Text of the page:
The Department of Immigration and Citizenship (DIAC) have announced a new priority structure for processing Australian visa applications. The new structure simplifies the previous one, which included many different categories of applications.
DIAC’s new priority structure follows the implementation of a new Skilled Occupations List (SOL) and the revocation of the Critical Skills List, amongst other changes that took place on 1 July, 2010. It now consists of four distinct priority groups, as follows:
|Applications from people who are employer sponsored under the Employer Nominated Scheme (ENS) or Regional Skilled Migration Scheme (RSMS)
||Processing Priority Group 1
|Applications from people who are nominated by a state or territory government agency with a nominated occupation that is specified on that state or territory’s State Migration Plan.
||Processing Priority Group 2
|Applications from people who have nominated an occupation on the new Skilled Occupation List (SOL).
||Processing Priority Group 3
|All other applications are to be processed in the order in which they are received.
||Processing Priority Group 4
The new priority structure affects all applications that have not yet been finalised, regardless of the time they were lodged or the point to which they had been processed.
Since no state or territory in Australia has released their State Migration Plan occupation lists, it is not yet possible for any application to qualify under priority group 2. Until such time, all applications will be processed according to the nominated occupation. If that occupation appears on the SOL (Schedule 3), that application will qualify under group 3. If it does not, the application will fall under group 4.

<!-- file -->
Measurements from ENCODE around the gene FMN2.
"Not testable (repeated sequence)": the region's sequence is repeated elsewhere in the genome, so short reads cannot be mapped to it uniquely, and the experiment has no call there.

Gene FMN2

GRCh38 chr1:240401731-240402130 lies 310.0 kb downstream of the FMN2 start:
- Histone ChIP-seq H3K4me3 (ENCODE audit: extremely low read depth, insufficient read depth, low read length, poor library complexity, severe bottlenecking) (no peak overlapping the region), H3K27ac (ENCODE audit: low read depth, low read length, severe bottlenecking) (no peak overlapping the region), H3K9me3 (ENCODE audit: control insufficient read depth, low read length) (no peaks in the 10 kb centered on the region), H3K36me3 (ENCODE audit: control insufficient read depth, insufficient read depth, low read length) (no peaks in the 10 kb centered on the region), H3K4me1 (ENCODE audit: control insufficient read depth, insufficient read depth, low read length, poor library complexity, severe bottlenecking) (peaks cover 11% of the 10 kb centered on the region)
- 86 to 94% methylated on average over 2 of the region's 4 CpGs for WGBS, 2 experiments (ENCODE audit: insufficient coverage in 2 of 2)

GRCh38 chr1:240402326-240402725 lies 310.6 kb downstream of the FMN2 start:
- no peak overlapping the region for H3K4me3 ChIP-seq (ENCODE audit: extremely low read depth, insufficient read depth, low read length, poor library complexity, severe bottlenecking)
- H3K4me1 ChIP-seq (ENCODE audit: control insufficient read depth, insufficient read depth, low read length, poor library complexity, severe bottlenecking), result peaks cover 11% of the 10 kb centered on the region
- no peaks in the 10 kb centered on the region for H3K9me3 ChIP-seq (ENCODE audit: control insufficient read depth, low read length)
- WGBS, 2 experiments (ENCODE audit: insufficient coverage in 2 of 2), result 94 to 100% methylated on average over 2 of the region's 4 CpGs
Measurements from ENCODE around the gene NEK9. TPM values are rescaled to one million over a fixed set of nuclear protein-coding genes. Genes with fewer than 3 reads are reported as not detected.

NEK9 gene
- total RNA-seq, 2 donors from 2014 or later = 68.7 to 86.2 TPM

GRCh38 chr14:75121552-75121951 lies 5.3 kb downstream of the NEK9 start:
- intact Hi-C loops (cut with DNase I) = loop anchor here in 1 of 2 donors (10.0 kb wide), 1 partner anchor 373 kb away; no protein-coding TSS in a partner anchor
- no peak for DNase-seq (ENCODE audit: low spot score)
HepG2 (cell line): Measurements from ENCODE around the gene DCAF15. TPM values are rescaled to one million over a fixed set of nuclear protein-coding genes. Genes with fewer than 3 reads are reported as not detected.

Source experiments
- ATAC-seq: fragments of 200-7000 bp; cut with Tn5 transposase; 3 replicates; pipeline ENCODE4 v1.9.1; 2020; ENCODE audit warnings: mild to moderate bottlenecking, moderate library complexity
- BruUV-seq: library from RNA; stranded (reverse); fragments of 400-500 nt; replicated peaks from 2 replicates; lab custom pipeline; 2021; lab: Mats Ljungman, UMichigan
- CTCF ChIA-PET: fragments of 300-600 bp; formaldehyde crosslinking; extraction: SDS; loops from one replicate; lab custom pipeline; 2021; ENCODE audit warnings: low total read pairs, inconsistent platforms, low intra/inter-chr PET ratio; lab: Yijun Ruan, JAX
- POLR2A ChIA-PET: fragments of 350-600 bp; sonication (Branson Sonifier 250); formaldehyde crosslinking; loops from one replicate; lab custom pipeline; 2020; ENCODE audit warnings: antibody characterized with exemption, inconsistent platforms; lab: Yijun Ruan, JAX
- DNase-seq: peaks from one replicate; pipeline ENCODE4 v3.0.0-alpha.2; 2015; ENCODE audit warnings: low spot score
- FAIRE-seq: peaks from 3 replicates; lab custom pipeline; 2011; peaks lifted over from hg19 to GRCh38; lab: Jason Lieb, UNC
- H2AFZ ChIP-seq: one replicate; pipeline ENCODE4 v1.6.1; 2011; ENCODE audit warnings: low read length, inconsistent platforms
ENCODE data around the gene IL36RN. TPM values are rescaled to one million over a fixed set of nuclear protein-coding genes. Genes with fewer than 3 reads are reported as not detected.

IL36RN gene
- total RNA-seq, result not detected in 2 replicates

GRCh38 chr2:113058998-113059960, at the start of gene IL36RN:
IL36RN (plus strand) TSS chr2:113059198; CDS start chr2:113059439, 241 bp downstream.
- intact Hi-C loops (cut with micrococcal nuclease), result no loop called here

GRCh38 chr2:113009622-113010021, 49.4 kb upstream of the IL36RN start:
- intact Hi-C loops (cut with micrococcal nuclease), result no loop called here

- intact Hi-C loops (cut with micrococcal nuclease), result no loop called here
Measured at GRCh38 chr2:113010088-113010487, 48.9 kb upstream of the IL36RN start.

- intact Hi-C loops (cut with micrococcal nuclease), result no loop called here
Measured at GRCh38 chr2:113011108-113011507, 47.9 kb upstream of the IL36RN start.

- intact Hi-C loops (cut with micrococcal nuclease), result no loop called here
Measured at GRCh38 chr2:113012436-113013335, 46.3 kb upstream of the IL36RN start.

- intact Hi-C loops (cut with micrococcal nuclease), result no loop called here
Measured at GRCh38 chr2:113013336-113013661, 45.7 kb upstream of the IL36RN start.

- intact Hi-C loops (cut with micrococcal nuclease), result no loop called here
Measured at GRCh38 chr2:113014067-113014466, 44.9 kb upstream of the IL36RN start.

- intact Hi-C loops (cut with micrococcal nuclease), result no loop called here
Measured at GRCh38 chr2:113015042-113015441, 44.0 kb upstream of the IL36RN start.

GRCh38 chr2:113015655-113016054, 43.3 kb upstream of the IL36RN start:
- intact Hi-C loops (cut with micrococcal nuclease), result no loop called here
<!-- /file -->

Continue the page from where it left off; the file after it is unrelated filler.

Once State Migration Plans are announced, any applicant who already holds state sponsorship from a state that also includes their occupation on the new State Migration Plan occupation list will automatically change priority groupings to priority group 2. According to DIAC’s announcement, no re-application for sponsorship will be necessary and the new priority status will be applied by default.
Although we recognise that there is more work for DIAC to do in order to process the many thousands of applications that have been kept waiting and caught out by the numerous changes within the last year and beyond, we view this as a positive step forward from DIAC. The priority structure is undoubtedly simpler, and many applicants – particularly those who are already state sponsored – are in a good position to move even further forward in the queue if their state’s migration plan accommodates their occupation.
DIAC have yet to release specific timeframes for each category, so it is not yet known how long each group can expect to wait, although it has been made clear that applications under priority group 4 can expect a "very long wait" before finalisation, possibly a timeframe of three years from the point of lodgement.
Further blogs will follow shortly outlining where this leaves other types of applications, and clarify any questions that applicants may have at this time.
- Lauren Mennie is Casework Department Manager for the Australian Visa Bureau.
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